Male advocates commit to become agents of change

8 Dec, 2021

TWENTY five male advocates who were part of a dialogue on engaging men to end violence against women and girls have committed themselves to be agents of change in their communities.

The Fiji Women’s Crisis Centre concluded the one-day dialogue with male advocates from the Western Division at Lautoka’s Tanoa Waterfront Hotel on Monday.

At the conclusion of the dialogue, the advocates made commitments to be agents of change and work towards ending violence against women and girls in their respective communities.

Made up of current and retired police officers, former school teachers, village headmen, community leaders and representatives from the District Council of Social Services (DCOSS), the advocates made commitments to change themselves and their perception of women and honour their roles in society.

“When we leave this room and return to our communities, we will ensure that we get our house in order first before calling for change in the communities,” the male advocates highlighted.

“In our own homes, we need to bring up our boys in a manner that they learn to respect their own sisters, mothers and other women in the community.

“We should teach our sons to respect women and girls and live with high moral standards.

“We need to be champions of violence against women and girls in our communities and ensure every perpetrator is taken to task. We should not sweep complaints from women under the carpet, but report the matter to relevant authorities.”

The male advocates reached a resolution that they want to be a part of the work to end gender-based violence and use human rights based approaches to create awareness in their homes, communities, villages and churches.

Male Advocate and retired police officer Sainivalati Makutu of Nadi said the dialogue was a refresher on what advocates should do and to get back on track with the latest developments.

“As a retired police officer, I want to know what I can do in this work because we don’t want the women in our lives to be one of the statistics,” Mr Makutu said.

Senior Welfare Officer and Male Advocate Clement Dari who has been working in this space for 19 years said advocates needed to change their own behavior and mindsets before making changes in the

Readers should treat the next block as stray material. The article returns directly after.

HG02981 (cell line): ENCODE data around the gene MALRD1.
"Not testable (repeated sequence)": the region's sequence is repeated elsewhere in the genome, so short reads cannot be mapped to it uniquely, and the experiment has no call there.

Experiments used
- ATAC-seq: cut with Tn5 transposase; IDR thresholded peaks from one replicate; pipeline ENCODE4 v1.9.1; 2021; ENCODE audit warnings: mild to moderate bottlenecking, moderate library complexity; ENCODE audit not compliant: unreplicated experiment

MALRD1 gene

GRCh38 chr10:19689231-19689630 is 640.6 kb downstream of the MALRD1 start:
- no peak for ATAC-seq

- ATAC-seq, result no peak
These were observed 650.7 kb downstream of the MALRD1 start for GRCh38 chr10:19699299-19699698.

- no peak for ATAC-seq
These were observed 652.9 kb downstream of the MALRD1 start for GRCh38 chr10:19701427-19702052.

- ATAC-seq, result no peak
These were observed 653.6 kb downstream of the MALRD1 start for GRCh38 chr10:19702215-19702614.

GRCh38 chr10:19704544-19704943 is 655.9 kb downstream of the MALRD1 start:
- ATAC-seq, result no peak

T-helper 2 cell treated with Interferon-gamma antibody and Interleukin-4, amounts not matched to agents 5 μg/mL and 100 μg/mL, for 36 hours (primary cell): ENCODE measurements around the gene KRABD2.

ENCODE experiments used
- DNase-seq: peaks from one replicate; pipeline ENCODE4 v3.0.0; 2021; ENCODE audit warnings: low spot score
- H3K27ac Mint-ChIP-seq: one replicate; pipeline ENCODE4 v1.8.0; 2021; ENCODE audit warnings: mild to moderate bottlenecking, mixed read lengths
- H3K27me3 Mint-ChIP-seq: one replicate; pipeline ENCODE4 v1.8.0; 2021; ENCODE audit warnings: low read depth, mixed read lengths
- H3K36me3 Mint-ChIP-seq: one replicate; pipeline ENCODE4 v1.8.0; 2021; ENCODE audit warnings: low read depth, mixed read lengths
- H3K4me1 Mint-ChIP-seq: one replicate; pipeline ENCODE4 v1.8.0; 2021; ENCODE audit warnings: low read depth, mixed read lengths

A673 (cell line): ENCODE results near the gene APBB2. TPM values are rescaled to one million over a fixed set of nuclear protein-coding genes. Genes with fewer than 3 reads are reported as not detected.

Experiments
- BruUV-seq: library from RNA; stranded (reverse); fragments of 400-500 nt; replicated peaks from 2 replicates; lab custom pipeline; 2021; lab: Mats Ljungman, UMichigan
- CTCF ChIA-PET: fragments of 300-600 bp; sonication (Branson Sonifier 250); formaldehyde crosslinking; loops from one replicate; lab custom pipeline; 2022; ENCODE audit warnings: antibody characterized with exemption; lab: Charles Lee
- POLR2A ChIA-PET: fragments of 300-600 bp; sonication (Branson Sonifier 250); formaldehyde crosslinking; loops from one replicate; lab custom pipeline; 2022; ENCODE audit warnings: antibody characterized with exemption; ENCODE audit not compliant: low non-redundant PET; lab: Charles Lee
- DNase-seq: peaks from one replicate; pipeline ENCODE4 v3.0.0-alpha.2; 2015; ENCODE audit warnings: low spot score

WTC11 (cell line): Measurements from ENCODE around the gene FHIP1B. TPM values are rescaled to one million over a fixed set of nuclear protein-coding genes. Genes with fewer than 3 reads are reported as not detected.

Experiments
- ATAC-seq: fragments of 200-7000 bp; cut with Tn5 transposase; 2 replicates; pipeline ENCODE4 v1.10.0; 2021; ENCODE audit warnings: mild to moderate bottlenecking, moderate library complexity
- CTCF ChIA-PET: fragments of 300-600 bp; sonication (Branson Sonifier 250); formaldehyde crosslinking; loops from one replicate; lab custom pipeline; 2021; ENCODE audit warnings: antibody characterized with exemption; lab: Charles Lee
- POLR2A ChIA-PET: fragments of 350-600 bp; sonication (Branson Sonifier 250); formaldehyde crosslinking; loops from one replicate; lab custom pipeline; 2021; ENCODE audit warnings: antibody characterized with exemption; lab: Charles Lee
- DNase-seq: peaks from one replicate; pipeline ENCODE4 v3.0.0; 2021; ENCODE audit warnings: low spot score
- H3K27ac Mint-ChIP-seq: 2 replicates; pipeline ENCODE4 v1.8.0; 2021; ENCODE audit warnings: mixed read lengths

“To change mindsets is a hard climb and I have been climbing that hill for 19 years – it’s not easy. Once we change ourselves and mindsets, we can make changes. The rippling effect of change is very transformative,” Mr Dari said.

The advocates also made personal commitments to respect their wives, work with them and include them in all decision making processes, always listen and ask, share responsibilities for household chores and tasks, and have more family time.

As part of their commitment to the community, the men also agreed to create more awareness in the areas they served, ensure decision making in villages are inclusive and include women at all levels, give women more opportunities, support women in the roles they play in their communities and during meetings remind church leaders and village elders to include women in decision making and not sideline them to make tea and prepare meals.

“When we go and teach in our communities, we should ensure that we tell our boys and elders to give respect to women.

“Women and girls are important part of our society and have equal rights as men.”

The dialogue also allowed the advocates, majority being community leaders, to talk about the day-today challenges they faced in their communities on issues related to violence and sexual offences.

A number issues were raised by the Male Advocates about lack of police action on rape cases.

The advocates also agreed to monitor and evaluate their work in the communities with the help of FWCC.

FWCC coordinator Shamima Ali said the dialogue allowed the male advocates to discuss issues relating to violence against women and girls and sexual offences at large and they had a lot to take back with them after the one-day event.

“The male advocates want to work on themselves first, starting from their own homes,” Ms Ali said.

“They all made a commitment that they want to do the work and be a part of the work that we do in preventing violence against women and girls and promote women’s human rights.”

Ms Ali also acknowledged the challenges in terms of lack of police action and is intending to meet the Commissioner of Police to discuss issues of concern.

FWCC will conduct a comprehensive six-day Male Advocacy training for 30 men, including the 25 who participated in Monday’s training in February, next year.


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